Propelling Performance Podcast
Episode – Eight
Shaping your future with governance
featuring Rob Nankervis with Ken Weldin
Ken Weldin shares his advice on the best approach to embedding good governance into your mid-tier business, by considering governance as a strategic approach to shaping the future of your organisation. Ken details some of the fears that hold organisations back, real-life examples of bad governance we have seen in the last 12-18 months and the key actions you can take to get started. He simplifies the process, concepts and language surrounding governance, so it is relevant and relatable – ‘keep it simple and use concepts that your organisation lives and breathes.”
“Your organisation will make hundreds if not thousands of decisions every day. So you may not realise it, but you’re exercising governance at that point; which decisions do you take a chance on, which ones you do fast track, which do you rely on past experience to make a judgement? That’s governance in action.” – Ken Weldin
- At its core, governance is about how you make decisions and focusing on how you make your organisation better
- Why you should look at governance as shaping the future and shaping change in a fair and equitable way
- “Systems, processes, charters, policies and minutes, there’s a time and a place for that but governance shouldn’t start with that. It’s about good decisions, enhancing value, protecting the future, shaping change.”
- Why some organisations fear governance is going to create a bureaucracy and slow them down
- Governance is about finding your own solution and translating it to people and what your company’s trying to do. Make it personal and relevant to you.
- Ask the questions… How do we do that better? How do we do that with less impact on our stakeholders? How do we do that so that we come across as a fairer organisation?
- Real-life examples of bad governance from the last 12-18 months… an earnings downgrade, a customer dispute, a compliance failure, an ethical breach, fraud, money laundering issues, late payment of suppliers, underpayment of staff, cyber breach, false advertising, poor disaster recovery, poor Occupational Health and Safety, poor reputational management and stakeholder engagement.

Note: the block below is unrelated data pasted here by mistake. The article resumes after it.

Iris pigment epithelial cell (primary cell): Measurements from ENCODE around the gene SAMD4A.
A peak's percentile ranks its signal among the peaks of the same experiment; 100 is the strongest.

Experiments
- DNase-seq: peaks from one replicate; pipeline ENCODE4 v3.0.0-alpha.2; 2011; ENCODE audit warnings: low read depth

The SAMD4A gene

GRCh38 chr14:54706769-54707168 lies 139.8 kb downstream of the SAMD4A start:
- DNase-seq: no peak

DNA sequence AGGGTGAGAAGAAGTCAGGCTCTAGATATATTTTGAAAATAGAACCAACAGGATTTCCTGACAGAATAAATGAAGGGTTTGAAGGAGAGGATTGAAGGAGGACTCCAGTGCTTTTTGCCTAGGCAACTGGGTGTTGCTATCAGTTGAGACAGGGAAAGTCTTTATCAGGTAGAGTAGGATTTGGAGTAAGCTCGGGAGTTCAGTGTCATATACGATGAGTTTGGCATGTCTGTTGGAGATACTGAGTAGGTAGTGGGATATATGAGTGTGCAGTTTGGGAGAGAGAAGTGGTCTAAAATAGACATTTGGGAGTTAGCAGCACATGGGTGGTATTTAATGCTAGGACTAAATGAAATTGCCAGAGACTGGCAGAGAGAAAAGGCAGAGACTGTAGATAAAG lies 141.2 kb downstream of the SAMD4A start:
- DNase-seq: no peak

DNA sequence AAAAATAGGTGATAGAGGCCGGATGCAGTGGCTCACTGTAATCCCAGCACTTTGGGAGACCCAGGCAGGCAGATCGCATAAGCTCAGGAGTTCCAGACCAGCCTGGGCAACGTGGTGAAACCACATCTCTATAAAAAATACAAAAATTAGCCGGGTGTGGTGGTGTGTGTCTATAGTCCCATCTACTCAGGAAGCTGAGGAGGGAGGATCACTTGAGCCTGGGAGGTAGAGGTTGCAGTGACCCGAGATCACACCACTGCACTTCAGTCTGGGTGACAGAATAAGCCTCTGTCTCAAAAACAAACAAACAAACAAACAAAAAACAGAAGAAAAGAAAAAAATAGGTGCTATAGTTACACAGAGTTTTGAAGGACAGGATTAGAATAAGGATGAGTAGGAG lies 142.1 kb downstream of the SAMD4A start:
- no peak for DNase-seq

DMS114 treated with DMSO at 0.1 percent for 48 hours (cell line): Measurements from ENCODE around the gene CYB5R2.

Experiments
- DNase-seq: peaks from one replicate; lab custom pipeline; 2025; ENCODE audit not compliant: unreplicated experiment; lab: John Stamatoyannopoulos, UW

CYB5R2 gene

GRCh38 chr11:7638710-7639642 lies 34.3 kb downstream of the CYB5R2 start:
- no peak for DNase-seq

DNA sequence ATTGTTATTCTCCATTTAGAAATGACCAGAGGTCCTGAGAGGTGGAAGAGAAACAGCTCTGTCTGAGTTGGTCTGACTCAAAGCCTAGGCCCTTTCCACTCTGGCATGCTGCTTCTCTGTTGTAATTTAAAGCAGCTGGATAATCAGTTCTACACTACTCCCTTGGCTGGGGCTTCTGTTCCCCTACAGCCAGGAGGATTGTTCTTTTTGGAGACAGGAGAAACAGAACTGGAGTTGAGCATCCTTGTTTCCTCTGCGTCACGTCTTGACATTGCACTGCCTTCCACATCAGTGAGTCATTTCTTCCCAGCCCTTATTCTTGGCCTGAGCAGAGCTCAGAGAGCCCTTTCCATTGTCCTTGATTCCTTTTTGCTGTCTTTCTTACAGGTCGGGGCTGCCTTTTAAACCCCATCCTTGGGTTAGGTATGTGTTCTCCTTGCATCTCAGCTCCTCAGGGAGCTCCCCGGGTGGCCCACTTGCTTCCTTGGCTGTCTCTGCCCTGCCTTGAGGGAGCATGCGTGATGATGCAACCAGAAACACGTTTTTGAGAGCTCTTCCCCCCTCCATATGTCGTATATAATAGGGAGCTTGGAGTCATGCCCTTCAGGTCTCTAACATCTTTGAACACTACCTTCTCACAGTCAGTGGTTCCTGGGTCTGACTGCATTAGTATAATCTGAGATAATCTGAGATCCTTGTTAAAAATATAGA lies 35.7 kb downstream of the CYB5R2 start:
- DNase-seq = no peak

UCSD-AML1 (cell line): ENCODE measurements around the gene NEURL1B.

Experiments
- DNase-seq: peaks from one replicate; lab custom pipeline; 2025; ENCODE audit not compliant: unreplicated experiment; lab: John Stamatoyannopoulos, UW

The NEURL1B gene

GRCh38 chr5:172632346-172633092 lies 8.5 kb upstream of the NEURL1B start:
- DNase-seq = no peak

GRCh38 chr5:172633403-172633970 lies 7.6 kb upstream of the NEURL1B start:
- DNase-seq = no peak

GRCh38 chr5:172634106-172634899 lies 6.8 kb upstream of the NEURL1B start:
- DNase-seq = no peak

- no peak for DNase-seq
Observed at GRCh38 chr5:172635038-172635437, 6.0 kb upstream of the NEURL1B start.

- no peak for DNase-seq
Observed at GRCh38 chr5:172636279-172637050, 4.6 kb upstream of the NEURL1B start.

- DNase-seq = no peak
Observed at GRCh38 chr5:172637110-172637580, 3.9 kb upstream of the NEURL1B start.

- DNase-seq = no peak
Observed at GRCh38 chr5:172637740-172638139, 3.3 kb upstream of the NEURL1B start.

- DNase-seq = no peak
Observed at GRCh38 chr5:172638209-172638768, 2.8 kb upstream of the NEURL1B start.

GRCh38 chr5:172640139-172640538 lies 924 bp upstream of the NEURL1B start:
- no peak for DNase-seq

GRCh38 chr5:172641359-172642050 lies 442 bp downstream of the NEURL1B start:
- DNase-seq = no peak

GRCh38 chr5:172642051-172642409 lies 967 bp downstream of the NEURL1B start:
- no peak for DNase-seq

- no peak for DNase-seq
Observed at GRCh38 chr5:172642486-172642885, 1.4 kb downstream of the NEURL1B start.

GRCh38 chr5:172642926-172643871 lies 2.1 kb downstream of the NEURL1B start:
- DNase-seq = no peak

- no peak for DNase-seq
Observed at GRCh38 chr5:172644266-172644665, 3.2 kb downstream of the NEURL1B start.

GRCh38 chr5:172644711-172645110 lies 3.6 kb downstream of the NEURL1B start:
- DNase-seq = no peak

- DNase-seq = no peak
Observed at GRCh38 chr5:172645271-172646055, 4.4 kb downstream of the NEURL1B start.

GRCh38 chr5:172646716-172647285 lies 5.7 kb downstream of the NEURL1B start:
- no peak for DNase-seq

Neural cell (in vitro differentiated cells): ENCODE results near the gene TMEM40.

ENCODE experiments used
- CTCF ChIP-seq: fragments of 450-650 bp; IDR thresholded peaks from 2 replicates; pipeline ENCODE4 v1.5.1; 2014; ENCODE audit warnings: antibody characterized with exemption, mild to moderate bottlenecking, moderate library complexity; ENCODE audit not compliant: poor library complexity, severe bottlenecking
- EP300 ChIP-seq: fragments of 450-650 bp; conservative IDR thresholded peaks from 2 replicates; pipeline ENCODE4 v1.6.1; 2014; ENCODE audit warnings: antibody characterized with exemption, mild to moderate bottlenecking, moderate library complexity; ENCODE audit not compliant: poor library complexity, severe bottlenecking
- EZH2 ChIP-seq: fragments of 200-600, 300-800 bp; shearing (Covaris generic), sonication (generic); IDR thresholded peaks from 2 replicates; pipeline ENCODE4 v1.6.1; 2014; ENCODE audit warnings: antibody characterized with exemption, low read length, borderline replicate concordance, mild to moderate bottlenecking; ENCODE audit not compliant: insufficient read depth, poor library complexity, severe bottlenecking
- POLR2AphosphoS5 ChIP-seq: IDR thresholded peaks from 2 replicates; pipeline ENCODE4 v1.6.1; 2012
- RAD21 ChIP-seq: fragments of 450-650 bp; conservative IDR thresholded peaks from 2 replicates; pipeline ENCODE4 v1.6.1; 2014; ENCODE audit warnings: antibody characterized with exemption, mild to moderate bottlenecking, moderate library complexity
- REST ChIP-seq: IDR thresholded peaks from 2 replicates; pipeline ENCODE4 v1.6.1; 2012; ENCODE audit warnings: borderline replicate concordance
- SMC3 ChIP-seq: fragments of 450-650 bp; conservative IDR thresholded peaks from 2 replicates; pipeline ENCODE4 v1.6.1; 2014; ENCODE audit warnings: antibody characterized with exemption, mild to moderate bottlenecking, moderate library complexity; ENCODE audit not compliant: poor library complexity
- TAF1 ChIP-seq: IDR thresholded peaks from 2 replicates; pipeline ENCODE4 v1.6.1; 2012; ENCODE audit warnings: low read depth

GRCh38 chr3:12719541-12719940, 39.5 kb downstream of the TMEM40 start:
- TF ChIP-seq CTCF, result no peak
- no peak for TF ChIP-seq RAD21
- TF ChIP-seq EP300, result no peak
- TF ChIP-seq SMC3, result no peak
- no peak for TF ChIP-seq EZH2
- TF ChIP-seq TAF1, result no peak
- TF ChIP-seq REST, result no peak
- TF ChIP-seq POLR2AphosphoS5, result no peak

- How a proactive risk framework will enable you to anticipate the impact of major external events
- The importance of scenario planning, evaluating risk and pausing to measure success
- “If it ain’t broke, fix it before someone else does.”
- Encourage boards and management teams to consider…
o if a product is selling really well, why? Why do people keep coming back?
o What is the implicit promise that keeps them coming back to us?
o How do we protect that? How do we make sure that nothing goes wrong?
“Work out the invisible thing that keeps people coming back to you. Put in place the ideas, goals and steps you need to protect that, then reassess how you will anchor to that as your purpose.” – Ken Weldin
– Consider hiring an advisor, unless you are comfortable and motivated to handle the process yourself. Sometimes it’s helpful to have an external perspective.
– Consider – do you want to keep the status quo or change and evolve, and how do you do that? You need checks and balances, strategies, initiatives and processes to enable that to happen in a sensible manner.
– What is your invisible promise? How do you explain to someone who’s never met you, what your organisation does? What do you really do and what do you want to do? What’s the invisible promise that keeps you coming back?
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Partner, PKF Melbourne
Rob Nankervis – Podcast guests – Season 1
Ken Weldin is a Partner at PKF Melbourne where he has recently been appointed Joint Head of Audit & Assurance across Australia & New Zealand. He leads the firm’s efforts across Australia in internal audit and corporate governance and sits on PKF’s Global Risk Advisory Committee. Ken holds an MBA with a focus on Corporate Governance, Board Performance and Director Induction. He is a Fellow of the Governance Institute of Australia, where he serves as Chair of the Institute’s Victorian State Council and is an active contributor to its National Legislation Review Committee.